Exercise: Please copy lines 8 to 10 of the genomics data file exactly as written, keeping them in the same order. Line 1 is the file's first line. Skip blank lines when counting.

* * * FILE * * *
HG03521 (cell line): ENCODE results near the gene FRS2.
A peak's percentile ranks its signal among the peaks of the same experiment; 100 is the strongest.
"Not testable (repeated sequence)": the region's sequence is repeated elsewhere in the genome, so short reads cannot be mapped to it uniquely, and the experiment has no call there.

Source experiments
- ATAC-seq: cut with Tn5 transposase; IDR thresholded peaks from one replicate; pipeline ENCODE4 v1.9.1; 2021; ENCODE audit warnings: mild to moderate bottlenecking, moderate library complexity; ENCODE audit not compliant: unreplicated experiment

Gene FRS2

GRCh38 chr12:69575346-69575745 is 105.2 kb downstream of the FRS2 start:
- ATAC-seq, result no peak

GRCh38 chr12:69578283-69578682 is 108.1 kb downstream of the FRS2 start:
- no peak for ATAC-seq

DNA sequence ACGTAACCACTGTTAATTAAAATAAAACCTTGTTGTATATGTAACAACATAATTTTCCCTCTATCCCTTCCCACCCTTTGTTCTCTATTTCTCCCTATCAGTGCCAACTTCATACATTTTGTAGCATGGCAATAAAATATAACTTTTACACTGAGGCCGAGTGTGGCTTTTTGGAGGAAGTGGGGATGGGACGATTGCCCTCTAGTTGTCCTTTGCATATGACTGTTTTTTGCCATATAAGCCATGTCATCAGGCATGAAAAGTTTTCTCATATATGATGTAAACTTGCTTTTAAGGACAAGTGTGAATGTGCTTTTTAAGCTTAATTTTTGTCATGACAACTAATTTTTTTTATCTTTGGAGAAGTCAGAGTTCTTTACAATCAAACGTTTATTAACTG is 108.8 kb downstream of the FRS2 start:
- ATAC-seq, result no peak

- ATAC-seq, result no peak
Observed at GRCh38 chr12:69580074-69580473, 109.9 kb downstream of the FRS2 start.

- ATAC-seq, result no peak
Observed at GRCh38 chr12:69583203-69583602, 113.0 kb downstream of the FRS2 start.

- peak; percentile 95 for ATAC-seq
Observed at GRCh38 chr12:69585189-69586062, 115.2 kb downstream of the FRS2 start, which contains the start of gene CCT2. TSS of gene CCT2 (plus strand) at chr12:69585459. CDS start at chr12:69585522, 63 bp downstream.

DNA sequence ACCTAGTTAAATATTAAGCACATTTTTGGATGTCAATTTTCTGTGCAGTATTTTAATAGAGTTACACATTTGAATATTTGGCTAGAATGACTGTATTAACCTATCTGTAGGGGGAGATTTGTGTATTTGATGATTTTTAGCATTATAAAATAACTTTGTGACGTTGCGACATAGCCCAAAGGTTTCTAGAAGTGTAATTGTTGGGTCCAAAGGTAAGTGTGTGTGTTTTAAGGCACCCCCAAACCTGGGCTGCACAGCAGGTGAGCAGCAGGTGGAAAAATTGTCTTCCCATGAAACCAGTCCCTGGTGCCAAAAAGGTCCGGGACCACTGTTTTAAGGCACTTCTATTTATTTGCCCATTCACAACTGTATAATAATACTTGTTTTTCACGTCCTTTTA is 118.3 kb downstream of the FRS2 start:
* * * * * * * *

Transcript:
- ATAC-seq, result no peak

GRCh38 chr12:69578283-69578682 is 108.1 kb downstream of the FRS2 start:
- no peak for ATAC-seq